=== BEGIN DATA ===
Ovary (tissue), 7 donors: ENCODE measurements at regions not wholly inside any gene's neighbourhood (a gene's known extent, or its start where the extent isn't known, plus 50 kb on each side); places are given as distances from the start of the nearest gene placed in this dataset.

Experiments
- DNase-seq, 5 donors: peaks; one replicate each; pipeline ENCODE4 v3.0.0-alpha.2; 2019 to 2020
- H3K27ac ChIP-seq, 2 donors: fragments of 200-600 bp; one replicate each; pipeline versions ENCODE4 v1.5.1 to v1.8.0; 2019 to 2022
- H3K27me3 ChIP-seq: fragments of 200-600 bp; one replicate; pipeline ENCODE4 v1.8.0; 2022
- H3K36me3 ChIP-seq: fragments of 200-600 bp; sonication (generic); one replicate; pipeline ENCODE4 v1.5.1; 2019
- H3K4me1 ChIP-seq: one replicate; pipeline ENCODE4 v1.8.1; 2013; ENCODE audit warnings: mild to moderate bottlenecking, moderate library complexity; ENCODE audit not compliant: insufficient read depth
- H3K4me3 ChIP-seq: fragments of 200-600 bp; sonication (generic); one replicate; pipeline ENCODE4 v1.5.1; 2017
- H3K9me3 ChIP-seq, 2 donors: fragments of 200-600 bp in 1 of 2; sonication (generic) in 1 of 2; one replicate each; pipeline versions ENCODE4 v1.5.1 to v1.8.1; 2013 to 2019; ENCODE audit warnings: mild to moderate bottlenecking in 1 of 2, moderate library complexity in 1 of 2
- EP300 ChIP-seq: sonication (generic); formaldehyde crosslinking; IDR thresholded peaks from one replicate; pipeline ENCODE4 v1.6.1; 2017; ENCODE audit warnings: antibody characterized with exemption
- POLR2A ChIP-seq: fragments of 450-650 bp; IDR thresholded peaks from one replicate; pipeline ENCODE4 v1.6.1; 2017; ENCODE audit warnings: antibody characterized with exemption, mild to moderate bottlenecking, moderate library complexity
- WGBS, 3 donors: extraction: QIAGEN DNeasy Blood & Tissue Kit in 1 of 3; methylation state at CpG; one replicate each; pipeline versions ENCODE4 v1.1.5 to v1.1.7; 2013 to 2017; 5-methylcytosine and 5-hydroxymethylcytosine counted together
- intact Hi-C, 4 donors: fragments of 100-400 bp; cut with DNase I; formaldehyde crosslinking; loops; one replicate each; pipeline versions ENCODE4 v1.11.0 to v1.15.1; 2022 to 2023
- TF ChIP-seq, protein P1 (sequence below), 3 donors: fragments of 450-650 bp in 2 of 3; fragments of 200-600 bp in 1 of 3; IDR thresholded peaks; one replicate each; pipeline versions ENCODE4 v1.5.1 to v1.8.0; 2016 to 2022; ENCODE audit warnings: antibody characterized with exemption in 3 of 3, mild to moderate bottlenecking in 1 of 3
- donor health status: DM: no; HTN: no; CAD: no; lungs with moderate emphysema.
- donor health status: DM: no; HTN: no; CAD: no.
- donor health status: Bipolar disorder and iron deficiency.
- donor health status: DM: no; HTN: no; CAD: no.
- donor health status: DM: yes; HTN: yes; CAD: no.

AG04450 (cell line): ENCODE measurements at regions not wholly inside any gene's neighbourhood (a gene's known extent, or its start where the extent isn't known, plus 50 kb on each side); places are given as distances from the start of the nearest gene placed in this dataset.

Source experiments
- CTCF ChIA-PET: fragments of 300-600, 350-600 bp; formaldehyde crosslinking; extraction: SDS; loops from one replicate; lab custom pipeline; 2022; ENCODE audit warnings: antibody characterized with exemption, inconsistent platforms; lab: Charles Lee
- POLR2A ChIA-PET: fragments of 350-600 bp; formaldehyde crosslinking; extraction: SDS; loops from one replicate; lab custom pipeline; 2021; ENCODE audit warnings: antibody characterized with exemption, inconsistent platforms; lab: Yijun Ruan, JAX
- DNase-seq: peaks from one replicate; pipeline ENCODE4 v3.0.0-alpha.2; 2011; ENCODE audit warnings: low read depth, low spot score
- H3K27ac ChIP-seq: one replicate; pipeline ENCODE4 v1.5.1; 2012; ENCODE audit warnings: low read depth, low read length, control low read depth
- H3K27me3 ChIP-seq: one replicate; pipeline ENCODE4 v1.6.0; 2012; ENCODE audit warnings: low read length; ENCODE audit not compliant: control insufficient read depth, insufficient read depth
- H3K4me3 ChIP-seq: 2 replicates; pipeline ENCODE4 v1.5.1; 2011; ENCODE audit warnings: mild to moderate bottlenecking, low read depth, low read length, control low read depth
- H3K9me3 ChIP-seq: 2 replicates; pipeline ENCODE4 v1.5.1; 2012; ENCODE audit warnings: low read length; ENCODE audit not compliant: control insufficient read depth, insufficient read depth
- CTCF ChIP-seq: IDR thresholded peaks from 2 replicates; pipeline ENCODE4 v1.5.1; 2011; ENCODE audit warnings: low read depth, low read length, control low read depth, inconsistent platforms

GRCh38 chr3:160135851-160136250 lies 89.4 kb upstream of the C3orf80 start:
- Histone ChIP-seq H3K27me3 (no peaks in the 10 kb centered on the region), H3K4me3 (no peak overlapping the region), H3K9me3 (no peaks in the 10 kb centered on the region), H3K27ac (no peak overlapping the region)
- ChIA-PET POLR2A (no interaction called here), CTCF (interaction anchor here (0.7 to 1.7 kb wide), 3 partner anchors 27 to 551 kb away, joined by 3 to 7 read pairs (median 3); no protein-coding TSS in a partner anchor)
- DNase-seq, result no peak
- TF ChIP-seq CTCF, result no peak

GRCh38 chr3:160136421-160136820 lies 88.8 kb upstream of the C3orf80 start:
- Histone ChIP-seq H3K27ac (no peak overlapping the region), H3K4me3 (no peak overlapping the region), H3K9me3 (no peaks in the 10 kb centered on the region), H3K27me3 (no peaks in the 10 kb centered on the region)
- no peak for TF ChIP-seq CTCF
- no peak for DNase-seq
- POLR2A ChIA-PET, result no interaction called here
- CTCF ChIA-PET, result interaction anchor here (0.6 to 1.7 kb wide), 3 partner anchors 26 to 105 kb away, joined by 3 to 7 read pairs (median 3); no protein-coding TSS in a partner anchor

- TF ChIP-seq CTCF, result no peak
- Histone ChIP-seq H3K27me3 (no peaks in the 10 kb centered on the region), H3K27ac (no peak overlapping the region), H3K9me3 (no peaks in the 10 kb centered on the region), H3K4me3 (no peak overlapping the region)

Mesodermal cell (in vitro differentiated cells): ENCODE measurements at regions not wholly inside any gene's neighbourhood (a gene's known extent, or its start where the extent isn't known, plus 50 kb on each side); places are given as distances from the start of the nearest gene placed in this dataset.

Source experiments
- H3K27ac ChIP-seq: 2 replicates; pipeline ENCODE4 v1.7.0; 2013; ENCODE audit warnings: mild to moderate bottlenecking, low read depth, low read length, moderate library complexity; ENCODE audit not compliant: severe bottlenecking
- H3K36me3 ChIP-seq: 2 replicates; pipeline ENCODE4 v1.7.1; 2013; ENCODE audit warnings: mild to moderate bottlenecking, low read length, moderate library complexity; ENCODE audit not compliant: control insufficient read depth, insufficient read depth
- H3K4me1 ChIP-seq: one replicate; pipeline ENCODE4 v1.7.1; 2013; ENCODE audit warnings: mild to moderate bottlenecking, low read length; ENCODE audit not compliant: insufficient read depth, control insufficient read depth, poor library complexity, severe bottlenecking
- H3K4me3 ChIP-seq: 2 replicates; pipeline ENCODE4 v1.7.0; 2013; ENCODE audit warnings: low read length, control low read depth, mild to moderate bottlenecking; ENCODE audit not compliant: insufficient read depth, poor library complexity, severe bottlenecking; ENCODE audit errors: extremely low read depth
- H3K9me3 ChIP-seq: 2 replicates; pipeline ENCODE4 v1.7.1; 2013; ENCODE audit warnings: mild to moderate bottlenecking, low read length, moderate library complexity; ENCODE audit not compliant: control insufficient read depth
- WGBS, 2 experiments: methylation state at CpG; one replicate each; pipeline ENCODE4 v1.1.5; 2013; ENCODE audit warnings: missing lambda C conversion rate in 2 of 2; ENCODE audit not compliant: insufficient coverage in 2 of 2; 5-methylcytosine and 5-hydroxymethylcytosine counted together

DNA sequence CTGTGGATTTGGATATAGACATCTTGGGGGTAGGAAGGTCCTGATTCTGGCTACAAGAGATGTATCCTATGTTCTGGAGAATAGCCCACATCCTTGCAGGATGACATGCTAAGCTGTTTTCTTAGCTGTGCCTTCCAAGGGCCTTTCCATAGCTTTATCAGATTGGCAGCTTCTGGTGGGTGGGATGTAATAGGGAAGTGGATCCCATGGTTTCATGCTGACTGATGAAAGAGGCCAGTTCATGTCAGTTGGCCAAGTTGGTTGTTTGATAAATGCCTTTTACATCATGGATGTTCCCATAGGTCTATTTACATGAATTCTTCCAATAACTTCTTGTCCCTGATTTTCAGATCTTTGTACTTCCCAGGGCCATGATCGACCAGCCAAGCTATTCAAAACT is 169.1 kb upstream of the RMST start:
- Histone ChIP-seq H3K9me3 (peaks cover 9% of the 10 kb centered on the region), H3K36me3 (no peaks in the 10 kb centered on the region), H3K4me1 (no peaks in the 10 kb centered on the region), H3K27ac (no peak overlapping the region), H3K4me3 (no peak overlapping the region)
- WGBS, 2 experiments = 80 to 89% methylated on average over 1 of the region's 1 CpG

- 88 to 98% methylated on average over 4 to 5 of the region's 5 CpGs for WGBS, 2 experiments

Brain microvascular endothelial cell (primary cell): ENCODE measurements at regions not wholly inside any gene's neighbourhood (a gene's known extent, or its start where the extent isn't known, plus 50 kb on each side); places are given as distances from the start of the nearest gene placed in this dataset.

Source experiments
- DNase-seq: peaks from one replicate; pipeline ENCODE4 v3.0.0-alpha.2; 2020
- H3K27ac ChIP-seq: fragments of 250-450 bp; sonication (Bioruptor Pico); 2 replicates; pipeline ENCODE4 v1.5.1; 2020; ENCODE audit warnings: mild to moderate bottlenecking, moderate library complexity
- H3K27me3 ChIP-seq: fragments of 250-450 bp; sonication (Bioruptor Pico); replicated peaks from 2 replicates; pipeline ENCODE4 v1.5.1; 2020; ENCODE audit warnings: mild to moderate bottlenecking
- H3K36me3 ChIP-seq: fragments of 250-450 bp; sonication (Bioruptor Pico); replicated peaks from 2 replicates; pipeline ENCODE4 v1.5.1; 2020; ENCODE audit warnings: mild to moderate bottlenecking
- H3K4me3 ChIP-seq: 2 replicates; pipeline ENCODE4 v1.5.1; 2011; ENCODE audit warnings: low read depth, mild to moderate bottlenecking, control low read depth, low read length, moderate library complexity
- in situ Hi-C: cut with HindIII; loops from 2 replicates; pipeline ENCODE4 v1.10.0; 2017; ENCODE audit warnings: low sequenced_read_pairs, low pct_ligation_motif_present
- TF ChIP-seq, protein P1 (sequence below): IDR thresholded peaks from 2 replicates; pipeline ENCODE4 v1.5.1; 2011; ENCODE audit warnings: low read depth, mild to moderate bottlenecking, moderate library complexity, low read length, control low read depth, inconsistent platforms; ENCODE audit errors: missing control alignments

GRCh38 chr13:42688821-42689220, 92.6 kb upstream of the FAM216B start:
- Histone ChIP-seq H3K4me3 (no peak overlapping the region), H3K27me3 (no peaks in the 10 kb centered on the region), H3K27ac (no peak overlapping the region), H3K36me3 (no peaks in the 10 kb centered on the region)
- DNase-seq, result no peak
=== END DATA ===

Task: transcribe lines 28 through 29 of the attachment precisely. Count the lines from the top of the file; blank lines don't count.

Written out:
- H3K9me3 ChIP-seq: 2 replicates; pipeline ENCODE4 v1.5.1; 2012; ENCODE audit warnings: low read length; ENCODE audit not compliant: control insufficient read depth, insufficient read depth
- CTCF ChIP-seq: IDR thresholded peaks from 2 replicates; pipeline ENCODE4 v1.5.1; 2011; ENCODE audit warnings: low read depth, low read length, control low read depth, inconsistent platforms